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How to Effectively Use Educational Assessment Tools

Summative assessment and formative assessment are two valuable tools for teachers. Though very different, they are equally important for holistic education. Summative assessments are delivered at the end of an instructional period. Formative assessments are delivered throughout instruction to check on progress and understanding. Like most things in education, both are also assisted with the effective application of technology.

Read on for how to best use summative assessment and formative assessment in your teaching.

The main components of being an educator are preparation, teaching, and assessment. Today we will dive deeper into the discussion of educational assessment. According to, educational assessment is an integral part of instruction and the learning process. For this comparison, we will look at educational assessment under two categories: summative and formative. Each has its part to play in holistically analyzing students’ learning outcomes.

What Is a Summative Assessment?

A summative assessment is an evaluation at the end. How can we fairly tell if a group of students has met the standards set by the teacher, school’s governing board, and the government? Traditionally, the answer lays in giving the students a test or assessment after the instructional period has been completed.

Summative assessments are typically done at the end of a project, unit, course, semester, program, or school year. In a sentence: Summative assessment is to evaluate students’ learning after completion of an instructional unit by comparing it against a set standard or benchmark.

An Example of Summative Assessment

For example, a teacher shows a group of students a few math concepts, examples and practice are given, and the teacher feels like the students have a good understanding of the concepts covered.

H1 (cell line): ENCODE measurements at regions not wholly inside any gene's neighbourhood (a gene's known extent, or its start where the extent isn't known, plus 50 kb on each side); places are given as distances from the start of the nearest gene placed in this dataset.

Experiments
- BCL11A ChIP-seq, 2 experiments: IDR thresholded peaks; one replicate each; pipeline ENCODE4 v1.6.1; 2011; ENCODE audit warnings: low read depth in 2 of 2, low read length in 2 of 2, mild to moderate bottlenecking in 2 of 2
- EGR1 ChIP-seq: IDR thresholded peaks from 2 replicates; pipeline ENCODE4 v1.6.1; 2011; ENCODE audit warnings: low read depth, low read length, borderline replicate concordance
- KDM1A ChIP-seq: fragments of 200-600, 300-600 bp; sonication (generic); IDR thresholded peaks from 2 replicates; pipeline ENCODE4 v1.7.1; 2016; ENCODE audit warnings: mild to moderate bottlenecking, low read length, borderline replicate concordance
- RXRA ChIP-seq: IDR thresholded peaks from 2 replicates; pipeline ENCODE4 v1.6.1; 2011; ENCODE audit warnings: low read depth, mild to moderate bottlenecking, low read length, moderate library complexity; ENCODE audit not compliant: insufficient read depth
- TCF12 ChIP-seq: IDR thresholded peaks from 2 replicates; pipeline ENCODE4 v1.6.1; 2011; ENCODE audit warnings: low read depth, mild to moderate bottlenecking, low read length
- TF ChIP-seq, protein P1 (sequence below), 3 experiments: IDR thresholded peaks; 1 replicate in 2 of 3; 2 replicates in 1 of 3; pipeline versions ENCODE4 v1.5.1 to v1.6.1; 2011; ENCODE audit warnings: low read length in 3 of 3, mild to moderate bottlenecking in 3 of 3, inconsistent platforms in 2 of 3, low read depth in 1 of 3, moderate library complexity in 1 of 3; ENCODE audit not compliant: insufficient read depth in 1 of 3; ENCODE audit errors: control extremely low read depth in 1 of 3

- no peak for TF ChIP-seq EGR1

To assess if the students were truly successful in achieving the learning objectives, a test is given at the end of the term. If the students were successful, the results would be on par with the majority of the class and the standards set forth. If unsuccessful, the students’ results would be comparably lower and below the standards. Adjustments then can be made to best fit their needs for the future.

What Are the Different Forms of Summative Assessment

  • Midterm
  • Final
  • Term Projects
  • Papers/Essays
  • Standardized tests (Common Core Testing, AP, SAT, High-school Exit Exam, College Entrance Exams, GED)

When to Use Summative Assessment

  • End of a project, unit, course, semester, program, or school year

Benefits of Summative Assessment

  • Scaleable: Assessments can be used for any number of students.
  • Duplicatable: Assessments can be used over and over with different sets of students.
  • Standardized: Assessments are the same for all students in the subject matter.
  • Traceable: Results are not based on obscure factors but set benchmarks.
  • Comparable: Results can be compared to a benchmark and to other students.